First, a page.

On March 6, 2024, the Department of Commerce, the Department of the Treasury, and the Department of Justice published a Tri-Seal Compliance Note titled “Obligations of foreign-based persons to comply with U.S. sanctions and export control laws” (the “Note”). The Note stresses that U.S. persons are not the only entities subject to U.S. sanctions and export controls, and that foreign individuals and companies face legal exposure should they engage with sanctioned persons/jurisdictions or deal with items subject to the Export Administration Regulations (EAR).  In addition to highlighting specific enforcement examples in which non-U.S. persons were held accountable for violations of U.S. sanctions and export control laws, the Note provides an overview of compliance considerations and measures for non-U.S. persons to help mitigate these risks.

As stated, the Note covers different areas of potential enforcement exposure, organized by agency, including:

  • The Office of Foreign Assets Control’s (“OFAC”) duties and authority to administer economic and trade sanctions, primarily against targeted foreign regimes, jurisdictions, entities, and individuals—as well as the forms sanctions may take and the penalties for violating these laws and regulations;
  • The Bureau of Industry and Security’s (“BIS”) responsibility to administer and enforce export controls on dual-use and certain munitions items as set out under the EAR, as well as other types of covered shipments, including U.S.-origin items; products containing more than a de minimis amount of U.S.-origin components; and certain foreign produced products developed using U.S.-origin software or technology.
  • The Department of Justice’s authority under the International Emergency Economic Powers Act (IEEPA) and the Export Control Reform Act (ECRA) to pursue criminal prosecution against individuals and entities who willfully violate U.S. sanctions and export control laws.  Violations of either statute are punishable by up to 20 years imprisonment and a $1 million fine.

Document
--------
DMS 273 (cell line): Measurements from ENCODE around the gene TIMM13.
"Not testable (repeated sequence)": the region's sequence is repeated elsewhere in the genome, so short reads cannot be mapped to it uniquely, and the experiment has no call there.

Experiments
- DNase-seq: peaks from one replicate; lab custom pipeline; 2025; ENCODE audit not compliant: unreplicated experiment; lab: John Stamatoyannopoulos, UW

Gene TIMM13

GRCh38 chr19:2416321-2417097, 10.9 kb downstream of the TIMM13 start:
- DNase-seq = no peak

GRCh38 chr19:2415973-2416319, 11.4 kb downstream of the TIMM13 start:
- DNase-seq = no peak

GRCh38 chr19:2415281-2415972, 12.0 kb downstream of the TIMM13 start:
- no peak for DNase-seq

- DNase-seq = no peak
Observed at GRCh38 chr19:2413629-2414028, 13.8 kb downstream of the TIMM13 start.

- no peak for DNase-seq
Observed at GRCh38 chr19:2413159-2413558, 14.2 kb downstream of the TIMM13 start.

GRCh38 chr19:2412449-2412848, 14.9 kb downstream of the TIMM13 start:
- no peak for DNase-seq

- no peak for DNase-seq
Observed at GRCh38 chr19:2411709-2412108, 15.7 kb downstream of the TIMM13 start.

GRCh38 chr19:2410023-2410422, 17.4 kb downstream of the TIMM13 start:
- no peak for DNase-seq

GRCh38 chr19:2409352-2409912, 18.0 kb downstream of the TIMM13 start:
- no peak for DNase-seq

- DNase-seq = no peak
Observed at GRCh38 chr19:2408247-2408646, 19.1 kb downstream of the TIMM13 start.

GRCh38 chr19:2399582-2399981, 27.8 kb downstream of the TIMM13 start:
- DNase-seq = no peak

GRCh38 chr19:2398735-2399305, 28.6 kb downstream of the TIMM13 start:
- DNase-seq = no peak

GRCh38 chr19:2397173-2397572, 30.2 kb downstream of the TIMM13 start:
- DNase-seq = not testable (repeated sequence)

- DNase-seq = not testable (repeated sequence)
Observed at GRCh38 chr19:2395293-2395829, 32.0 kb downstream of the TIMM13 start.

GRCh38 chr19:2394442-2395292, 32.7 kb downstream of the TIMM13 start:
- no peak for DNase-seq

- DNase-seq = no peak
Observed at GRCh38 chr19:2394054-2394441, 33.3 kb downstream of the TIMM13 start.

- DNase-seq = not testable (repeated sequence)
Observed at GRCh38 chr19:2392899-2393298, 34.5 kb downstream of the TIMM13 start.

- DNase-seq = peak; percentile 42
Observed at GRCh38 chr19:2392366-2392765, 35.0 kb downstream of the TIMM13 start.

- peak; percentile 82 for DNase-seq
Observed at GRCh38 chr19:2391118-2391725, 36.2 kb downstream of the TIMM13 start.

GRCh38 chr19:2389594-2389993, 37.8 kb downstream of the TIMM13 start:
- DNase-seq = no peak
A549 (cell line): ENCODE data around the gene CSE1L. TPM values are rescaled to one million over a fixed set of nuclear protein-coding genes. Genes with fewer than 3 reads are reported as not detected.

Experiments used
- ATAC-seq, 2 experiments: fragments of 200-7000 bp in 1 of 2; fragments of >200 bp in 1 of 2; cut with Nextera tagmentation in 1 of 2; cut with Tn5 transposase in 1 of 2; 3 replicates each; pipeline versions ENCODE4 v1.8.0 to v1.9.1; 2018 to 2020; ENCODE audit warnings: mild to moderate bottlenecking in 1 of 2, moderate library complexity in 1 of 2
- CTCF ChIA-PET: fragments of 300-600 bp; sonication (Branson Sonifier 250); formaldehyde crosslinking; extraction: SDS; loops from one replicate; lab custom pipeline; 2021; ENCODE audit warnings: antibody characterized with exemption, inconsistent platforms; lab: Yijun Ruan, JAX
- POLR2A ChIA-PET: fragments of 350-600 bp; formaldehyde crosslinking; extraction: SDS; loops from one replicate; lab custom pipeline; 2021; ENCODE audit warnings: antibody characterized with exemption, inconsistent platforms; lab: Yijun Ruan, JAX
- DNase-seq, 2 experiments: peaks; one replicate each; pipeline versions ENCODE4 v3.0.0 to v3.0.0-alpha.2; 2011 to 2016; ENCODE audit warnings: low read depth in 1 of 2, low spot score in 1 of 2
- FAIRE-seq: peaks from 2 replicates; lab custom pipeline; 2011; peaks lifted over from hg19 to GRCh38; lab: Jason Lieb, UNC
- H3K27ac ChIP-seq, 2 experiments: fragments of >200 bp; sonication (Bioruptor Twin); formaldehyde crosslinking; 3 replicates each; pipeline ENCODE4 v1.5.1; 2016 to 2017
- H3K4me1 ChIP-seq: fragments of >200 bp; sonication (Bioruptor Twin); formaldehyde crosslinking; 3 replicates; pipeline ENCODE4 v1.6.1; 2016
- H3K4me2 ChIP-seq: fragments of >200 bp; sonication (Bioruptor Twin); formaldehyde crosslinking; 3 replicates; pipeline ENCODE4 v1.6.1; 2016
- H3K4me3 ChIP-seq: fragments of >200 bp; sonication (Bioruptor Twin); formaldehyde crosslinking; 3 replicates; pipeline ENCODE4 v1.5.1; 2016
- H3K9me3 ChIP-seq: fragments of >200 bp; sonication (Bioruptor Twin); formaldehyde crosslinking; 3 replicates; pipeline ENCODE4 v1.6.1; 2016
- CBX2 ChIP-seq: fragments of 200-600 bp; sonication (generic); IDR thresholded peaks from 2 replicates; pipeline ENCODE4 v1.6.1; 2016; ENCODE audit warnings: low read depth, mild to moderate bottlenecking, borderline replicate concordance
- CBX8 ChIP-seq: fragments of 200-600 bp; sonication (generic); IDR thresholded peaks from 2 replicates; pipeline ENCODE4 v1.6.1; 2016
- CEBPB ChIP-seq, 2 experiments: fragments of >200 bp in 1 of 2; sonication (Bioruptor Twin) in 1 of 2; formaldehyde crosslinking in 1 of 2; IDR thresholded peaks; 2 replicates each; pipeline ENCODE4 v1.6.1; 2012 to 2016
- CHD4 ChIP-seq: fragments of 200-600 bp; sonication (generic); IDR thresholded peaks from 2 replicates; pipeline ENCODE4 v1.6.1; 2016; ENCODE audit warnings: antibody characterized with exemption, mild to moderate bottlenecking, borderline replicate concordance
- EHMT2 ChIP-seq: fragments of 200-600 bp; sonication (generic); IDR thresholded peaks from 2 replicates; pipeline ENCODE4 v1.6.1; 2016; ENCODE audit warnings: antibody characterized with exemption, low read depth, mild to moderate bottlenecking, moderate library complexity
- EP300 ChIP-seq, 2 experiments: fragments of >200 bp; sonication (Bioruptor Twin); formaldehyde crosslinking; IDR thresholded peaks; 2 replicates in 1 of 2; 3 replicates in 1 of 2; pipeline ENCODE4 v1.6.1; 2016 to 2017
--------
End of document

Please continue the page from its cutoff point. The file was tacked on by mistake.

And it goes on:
Helpfully, the Note contains a section covering compliance considerations for non-U.S. persons, which recommends that foreign companies:

  • Employ a risk-based approach to sanctions compliance by developing, implementing, and routinely updating a sanctions compliance program;
  • Establish strong internal controls and procedures to govern payments and the movement of goods involving affiliates, subsidiaries, agents, or other counterparties;
  • Ensure that know-your-customer information and geolocation data are appropriately integrated into compliance screening protocols and information is updated on an ongoing basis based on its overall risk assessment and specific customer risk rating;
  • Ensure that subsidiaries and affiliates are trained on U.S. sanctions and export controls requirements, can effectively identify red flags, and are empowered to escalate and report prohibited conduct to management;
  • Take immediate and effective action when compliance issues are identified, to the extent possible, to identify and implement compensating controls until the root cause of the weakness can be determined and remediated; and
  • Identify and implement measures to mitigate sanctions and export control risks prior to merging with or acquiring other enterprises, especially where a company is expanding rapidly and/or disparate information technology systems and databases are being integrated across multiple entities.

The Note serves to inform the private sector about enforcement trends and to provide guidance to the business community about the U.S. government’s expectations as to compliance with U.S. sanctions and export laws.  The Note concludes by warning that “[g]lobal business organizations and others who participate in international trade should take appropriate steps to understand how these laws may apply to them, what risks are posed by their business operations, and how they can mitigate these risks.”

Crowell & Moring, LLP continues to monitor developments in sanctions and export control enforcement and their potential impact on customers and businesses going forward.